-N (P < 0.001 for both) concentrations.
The results derived from clustering and regression analyses can be jointly used to further explain regional variations in inland water pollution under anthropogenic pressures, water quality improvement efforts, and different environmental conditions across China. The left and the right subclusters in Fig. 6B explicitly depict the difference in driving factors, resulting in regionally distinct water quality, between north and south China (see Fig. 1). In general, owing to the limited environmental conditions, inland surface water quality in north basins is likely less tolerant and more susceptible to human disturbance and its fluctuation. Hence, the impact of high-density demographic and socioeconomic activities with respect to environmental conditions in most of the northern areas is not yet completely offset by roughly similar environmental investment (fig. S5), especially in HaR with the highest GDP and POP, and relatively much lower WAT (table S5).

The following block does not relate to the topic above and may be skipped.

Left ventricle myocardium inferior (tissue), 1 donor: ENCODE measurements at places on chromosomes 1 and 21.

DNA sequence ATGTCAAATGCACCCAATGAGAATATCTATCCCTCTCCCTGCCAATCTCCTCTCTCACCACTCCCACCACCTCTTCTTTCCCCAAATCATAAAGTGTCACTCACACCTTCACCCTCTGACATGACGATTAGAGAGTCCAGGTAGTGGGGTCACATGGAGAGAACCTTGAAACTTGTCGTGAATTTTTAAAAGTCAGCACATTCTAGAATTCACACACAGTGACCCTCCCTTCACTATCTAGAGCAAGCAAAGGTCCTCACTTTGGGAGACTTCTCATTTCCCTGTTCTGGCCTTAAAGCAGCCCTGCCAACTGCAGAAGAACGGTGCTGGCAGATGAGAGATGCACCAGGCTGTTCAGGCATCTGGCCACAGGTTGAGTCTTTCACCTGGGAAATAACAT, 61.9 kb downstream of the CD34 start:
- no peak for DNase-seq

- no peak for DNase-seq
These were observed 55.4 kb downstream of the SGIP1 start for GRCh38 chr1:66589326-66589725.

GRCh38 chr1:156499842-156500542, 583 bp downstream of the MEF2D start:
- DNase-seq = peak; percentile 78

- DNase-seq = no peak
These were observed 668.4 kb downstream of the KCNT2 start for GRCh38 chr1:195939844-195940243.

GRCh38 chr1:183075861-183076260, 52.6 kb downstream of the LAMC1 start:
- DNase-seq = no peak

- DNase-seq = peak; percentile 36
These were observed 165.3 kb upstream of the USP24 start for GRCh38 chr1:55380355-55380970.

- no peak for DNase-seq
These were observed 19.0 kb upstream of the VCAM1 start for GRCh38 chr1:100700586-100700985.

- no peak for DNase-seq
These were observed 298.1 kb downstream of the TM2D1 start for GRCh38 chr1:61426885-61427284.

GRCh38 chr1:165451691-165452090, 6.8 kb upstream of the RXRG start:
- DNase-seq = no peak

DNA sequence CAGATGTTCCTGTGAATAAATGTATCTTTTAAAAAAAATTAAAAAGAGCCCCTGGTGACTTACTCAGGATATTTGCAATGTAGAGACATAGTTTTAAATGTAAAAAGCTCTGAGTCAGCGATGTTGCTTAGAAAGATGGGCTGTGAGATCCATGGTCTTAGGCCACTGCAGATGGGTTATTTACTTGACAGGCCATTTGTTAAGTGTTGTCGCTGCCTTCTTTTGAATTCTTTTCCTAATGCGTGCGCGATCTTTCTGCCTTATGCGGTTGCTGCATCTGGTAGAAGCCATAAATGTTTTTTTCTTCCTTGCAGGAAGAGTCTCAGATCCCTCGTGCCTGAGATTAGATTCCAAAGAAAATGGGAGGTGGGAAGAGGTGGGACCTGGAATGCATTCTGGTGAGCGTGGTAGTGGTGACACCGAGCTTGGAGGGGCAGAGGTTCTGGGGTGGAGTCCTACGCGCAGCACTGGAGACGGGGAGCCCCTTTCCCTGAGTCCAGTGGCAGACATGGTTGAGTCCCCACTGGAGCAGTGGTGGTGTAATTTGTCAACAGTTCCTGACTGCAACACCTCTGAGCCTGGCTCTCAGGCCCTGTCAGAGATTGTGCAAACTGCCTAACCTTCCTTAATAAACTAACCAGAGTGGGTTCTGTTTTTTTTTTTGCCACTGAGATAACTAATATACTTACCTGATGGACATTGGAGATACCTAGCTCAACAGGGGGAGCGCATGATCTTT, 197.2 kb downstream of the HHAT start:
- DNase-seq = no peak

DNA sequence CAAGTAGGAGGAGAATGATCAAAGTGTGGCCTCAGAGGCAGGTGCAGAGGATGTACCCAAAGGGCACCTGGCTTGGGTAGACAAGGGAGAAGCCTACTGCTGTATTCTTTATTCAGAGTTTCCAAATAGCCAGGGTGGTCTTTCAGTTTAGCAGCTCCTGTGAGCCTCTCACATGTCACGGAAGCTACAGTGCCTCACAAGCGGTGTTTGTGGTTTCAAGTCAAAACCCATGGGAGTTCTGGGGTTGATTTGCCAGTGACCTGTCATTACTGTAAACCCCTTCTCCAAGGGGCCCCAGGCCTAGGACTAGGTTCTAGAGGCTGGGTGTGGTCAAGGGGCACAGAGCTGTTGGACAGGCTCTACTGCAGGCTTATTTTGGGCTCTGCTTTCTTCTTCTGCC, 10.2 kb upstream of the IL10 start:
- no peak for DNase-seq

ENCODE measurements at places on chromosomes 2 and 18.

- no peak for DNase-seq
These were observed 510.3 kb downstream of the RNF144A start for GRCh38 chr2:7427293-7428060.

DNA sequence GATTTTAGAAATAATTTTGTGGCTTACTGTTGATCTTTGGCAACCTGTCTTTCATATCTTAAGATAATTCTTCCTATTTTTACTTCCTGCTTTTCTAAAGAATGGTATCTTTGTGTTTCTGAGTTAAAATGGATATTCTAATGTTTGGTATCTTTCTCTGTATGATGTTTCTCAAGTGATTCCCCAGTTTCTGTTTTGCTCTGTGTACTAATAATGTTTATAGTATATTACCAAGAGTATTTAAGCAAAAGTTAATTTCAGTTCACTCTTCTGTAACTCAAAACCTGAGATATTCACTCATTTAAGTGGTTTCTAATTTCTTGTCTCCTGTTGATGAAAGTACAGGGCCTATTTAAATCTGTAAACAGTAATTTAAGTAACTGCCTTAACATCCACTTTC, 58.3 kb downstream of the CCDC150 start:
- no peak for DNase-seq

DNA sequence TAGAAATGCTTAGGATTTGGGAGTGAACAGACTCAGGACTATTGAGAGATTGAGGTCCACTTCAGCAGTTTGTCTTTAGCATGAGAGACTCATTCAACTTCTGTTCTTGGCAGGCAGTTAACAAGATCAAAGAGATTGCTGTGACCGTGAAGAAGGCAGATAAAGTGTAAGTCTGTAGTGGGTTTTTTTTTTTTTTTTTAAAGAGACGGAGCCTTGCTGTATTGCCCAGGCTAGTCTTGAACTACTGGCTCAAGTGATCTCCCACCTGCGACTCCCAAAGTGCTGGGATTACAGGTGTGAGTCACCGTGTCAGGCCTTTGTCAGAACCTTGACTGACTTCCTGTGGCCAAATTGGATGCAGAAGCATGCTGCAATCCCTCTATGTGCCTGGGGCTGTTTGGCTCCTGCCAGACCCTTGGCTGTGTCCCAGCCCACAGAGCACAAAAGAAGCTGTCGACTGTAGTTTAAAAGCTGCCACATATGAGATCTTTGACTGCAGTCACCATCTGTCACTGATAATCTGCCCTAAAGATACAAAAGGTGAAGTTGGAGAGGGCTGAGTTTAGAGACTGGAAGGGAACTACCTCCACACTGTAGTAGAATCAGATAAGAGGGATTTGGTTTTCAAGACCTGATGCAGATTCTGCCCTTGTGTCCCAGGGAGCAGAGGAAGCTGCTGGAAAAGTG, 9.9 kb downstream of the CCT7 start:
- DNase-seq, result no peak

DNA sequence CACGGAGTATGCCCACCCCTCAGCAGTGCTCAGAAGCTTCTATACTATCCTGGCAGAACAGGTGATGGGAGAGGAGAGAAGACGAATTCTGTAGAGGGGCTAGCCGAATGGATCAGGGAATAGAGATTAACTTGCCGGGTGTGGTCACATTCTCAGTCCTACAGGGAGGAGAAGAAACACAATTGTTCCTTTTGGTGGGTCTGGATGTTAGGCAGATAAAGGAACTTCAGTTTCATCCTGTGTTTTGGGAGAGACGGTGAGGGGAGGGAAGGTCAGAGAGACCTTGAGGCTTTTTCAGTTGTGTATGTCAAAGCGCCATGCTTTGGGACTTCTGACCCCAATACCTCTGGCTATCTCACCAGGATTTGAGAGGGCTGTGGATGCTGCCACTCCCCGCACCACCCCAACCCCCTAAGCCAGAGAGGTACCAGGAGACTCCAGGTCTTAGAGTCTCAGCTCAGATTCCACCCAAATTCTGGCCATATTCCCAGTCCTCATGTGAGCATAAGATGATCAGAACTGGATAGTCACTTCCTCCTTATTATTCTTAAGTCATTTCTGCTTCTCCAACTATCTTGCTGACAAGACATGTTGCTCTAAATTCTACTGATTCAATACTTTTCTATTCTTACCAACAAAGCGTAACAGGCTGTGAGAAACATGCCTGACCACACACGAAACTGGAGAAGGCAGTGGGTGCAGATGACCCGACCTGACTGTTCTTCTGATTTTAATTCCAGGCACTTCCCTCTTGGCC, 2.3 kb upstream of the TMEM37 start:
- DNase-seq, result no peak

Implications for future environmental efforts